Manitoba

Manitoba parents can get specialty baby formula through pharmacies, despite national shortage

Parents and caregivers in Manitoba whose babies need specialty formula can still order it through pharmacies, despite a nationwide shortage of the formulas meant for infants with certain medical conditions, the province says.

Special order program only for babies with allergies, certain medical conditions: province

A woman and two young children sitting together.
Kirsten Cloud with her son, Kaizer, 3, and daughter, Abbriella, 6 months. The Winnipeg mom says she was relieved when she learned her pharmacy would be able to order in the specialty formula her daughter needs. (Submitted by Kirsten Cloud)

Parents and caregivers in Manitoba whose babies need specialty formula can still order it through pharmacies, despite a nationwide shortage of formula meant for infants with certain health conditions, the province says.

As a result of the shortage, supplies of specialty formula — which is used by infants with allergies and other medical conditions — are very low or non-existent in many stores. That shortage is expected to last several months, the province said in a news release Tuesday.

Those who can't find the special formula their baby needs can speak with either a pharmacist or pharmacy technician, who may be able to order the product, it said.

The shortage does not affect regular powdered infant formula, so the province says the order program is only for babies who need the specialty formula.

Since a baby's health and formula needs can change as it grows, people caring for infants who need specialty formula should talk to their health-care providers to get those needs reassessed.

If the baby no longer needs the special formula, health-care providers can provide tips to make the switch to regular formula easier, the province said.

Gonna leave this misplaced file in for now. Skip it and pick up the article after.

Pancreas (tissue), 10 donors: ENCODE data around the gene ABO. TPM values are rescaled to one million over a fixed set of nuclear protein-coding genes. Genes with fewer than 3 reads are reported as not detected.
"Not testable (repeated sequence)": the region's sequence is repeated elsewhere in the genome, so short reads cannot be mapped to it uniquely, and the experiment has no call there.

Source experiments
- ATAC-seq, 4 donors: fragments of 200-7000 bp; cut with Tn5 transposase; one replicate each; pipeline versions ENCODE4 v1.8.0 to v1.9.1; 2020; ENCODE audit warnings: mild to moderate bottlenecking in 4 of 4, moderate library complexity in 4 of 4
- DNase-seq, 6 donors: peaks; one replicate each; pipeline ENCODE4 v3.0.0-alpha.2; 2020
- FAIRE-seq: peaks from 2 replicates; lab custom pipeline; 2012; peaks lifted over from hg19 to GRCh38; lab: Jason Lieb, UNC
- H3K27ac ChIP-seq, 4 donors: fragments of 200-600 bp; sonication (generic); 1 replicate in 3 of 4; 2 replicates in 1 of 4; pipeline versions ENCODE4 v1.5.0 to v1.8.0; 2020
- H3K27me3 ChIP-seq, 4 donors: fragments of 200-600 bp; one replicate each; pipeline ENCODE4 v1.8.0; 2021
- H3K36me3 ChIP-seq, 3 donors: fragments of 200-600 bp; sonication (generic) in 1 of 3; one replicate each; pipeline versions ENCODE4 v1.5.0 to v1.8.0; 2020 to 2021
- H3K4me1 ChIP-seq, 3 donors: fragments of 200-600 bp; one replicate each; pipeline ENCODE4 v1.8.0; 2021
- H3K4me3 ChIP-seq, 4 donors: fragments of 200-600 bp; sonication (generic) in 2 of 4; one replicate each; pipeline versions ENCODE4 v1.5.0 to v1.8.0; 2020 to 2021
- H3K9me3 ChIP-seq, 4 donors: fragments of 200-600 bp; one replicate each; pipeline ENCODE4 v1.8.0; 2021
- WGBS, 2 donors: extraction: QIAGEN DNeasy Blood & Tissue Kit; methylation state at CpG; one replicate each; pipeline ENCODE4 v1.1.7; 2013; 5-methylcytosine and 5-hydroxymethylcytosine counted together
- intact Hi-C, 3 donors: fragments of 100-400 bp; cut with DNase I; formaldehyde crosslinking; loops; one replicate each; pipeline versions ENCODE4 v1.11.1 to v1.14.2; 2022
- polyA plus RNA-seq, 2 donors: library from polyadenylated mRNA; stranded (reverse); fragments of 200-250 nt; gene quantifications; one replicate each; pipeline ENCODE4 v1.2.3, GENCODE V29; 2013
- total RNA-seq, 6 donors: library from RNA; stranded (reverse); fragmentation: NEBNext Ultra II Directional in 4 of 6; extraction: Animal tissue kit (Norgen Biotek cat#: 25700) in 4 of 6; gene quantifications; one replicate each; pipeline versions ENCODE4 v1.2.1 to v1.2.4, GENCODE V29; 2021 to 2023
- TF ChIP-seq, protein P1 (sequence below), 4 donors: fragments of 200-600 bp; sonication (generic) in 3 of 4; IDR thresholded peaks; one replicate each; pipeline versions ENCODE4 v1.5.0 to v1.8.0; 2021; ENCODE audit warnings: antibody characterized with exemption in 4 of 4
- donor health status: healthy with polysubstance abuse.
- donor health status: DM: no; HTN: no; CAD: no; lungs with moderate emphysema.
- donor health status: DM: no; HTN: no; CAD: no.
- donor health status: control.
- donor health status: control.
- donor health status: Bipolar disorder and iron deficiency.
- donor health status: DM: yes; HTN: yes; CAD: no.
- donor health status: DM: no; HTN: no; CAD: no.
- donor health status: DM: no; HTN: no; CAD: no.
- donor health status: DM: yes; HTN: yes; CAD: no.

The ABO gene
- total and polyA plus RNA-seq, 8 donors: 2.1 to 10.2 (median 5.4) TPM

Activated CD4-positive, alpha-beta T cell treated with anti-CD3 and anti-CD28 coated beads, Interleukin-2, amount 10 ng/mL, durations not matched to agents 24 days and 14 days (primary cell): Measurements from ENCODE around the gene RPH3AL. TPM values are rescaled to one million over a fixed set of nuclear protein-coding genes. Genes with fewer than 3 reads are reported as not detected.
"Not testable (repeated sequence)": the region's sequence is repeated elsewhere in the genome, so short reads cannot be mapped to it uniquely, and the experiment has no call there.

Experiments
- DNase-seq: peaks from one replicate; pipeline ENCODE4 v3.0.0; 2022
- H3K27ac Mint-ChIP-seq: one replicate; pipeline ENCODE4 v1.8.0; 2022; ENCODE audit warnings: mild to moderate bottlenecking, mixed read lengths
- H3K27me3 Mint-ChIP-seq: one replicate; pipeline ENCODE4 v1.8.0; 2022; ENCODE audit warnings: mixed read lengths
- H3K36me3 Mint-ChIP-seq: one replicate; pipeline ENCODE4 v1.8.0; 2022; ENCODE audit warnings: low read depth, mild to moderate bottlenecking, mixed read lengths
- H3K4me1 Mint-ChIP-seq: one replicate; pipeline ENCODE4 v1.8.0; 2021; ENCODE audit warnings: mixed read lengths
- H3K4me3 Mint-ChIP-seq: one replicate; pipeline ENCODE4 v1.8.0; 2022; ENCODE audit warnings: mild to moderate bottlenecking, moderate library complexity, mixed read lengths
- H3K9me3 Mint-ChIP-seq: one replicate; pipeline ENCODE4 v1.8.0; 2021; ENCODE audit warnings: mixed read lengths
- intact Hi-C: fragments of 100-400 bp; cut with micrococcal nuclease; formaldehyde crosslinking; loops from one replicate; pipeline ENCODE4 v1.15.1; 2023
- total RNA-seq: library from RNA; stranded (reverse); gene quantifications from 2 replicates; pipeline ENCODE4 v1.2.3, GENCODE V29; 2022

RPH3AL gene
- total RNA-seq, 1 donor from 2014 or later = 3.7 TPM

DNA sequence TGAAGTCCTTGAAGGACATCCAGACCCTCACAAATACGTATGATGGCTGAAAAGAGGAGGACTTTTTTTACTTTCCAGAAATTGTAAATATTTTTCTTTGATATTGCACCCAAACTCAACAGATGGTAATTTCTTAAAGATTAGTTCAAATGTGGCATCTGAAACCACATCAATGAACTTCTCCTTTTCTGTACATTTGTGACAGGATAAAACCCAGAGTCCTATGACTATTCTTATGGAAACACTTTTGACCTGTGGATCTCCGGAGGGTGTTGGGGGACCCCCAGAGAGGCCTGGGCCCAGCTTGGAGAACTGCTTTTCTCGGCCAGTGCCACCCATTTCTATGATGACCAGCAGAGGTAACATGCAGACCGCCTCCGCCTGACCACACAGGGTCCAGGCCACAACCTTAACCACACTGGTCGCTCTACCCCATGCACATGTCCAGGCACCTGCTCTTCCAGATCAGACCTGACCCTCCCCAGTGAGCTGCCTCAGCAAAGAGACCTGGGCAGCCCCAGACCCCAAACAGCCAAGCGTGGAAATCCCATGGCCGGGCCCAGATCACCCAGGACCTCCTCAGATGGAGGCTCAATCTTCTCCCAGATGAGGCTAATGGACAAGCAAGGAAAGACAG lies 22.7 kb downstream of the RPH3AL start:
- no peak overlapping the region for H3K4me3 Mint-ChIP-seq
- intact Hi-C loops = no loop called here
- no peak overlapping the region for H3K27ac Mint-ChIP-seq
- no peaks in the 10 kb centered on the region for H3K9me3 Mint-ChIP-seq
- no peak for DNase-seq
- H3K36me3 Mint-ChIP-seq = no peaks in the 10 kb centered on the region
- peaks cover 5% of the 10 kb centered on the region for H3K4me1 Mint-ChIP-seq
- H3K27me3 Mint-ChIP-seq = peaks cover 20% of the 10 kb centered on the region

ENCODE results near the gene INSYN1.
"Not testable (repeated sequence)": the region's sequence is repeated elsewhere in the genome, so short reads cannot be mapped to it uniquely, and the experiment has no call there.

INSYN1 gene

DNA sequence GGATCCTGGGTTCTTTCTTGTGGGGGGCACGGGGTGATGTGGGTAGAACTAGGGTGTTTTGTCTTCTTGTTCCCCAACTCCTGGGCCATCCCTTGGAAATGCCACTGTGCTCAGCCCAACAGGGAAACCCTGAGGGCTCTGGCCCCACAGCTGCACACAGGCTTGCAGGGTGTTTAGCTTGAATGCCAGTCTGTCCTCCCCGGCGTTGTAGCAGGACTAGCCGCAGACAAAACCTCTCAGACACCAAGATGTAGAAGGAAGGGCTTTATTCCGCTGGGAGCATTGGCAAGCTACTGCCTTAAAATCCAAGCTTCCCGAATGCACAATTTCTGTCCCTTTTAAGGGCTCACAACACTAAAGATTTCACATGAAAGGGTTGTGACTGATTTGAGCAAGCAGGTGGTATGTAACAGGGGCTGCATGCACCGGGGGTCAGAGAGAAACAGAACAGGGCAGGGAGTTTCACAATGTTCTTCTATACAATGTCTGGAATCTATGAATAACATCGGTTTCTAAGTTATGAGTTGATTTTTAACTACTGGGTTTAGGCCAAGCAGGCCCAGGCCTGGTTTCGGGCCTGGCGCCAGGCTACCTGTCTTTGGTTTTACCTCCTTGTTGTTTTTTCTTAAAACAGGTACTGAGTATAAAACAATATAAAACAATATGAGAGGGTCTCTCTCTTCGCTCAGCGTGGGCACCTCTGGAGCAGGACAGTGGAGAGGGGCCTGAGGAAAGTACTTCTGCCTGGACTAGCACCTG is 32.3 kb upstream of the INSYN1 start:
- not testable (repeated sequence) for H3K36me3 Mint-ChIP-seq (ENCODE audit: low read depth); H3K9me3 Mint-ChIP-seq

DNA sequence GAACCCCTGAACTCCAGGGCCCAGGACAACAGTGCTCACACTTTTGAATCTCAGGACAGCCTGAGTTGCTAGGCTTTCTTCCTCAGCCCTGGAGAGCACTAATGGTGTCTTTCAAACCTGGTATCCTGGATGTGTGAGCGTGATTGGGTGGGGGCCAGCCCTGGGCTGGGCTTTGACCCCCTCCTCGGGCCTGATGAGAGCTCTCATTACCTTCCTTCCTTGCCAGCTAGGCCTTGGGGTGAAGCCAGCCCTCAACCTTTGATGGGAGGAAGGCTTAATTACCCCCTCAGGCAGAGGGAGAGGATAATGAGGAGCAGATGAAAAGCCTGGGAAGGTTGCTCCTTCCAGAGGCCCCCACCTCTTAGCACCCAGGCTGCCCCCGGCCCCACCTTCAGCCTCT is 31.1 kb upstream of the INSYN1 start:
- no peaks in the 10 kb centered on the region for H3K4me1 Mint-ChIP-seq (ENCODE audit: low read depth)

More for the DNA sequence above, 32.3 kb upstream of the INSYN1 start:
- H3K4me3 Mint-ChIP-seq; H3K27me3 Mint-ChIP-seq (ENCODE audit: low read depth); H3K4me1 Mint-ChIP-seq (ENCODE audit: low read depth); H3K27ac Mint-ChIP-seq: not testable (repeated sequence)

'I can breathe again,' mom says

A Winnipeg mother says she was relieved when she learned a few weeks ago her pharmacy would be able to order in the specialty formula her six-month-old daughter needs.

Kirsten Cloud said that change came after four months of scrambling to get a hold of the special formula, Enfamil Nutramigen. Her daughter, Abbriella, has a prescription for it because she's allergic to a protein in cow's milk.

"I was just ecstatic. Like, I can't even explain to you how I felt because it was just so rough … not knowing where I could go or where to get it," said Cloud, 22.

"Knowing now that it's conveniently here, like, it's just, 'Oh my gosh, what a relief.' Like, I can breathe again."

Cloud said she and her partner tried giving their daughter different formulas instead, but the hypoallergenic formula was the only one she could tolerate. 

When they ran out, they were able to get a few cans from their doctor's office and even tried driving to nearby cities and towns for more — including Brandon, a city about 200 kilometres west of Winnipeg where they found a single can of the formula.

"I remember sitting in my room crying on the floor because I felt so bad," she said.

"Having a six month old is … hard enough. It's really stressful. And just not being able to feed her what she needs was really, really — it was terrible. It was just awful."

Cloud said she has about a six-week supply left from what she was able to order through her pharmacy, which gives her a little breathing room.

But after dealing with so much uncertainty over the last few months, she worries about finding herself without the formula again.

"I have relief that we have some right now. But [I'm] definitely terrified … this could happen again and we'd be out of luck," she said.

"If any other parents had to go through this … my heart is with them because it's not easy at all. It's stressful. And it's really sad."

With files from Caitlyn Gowriluk

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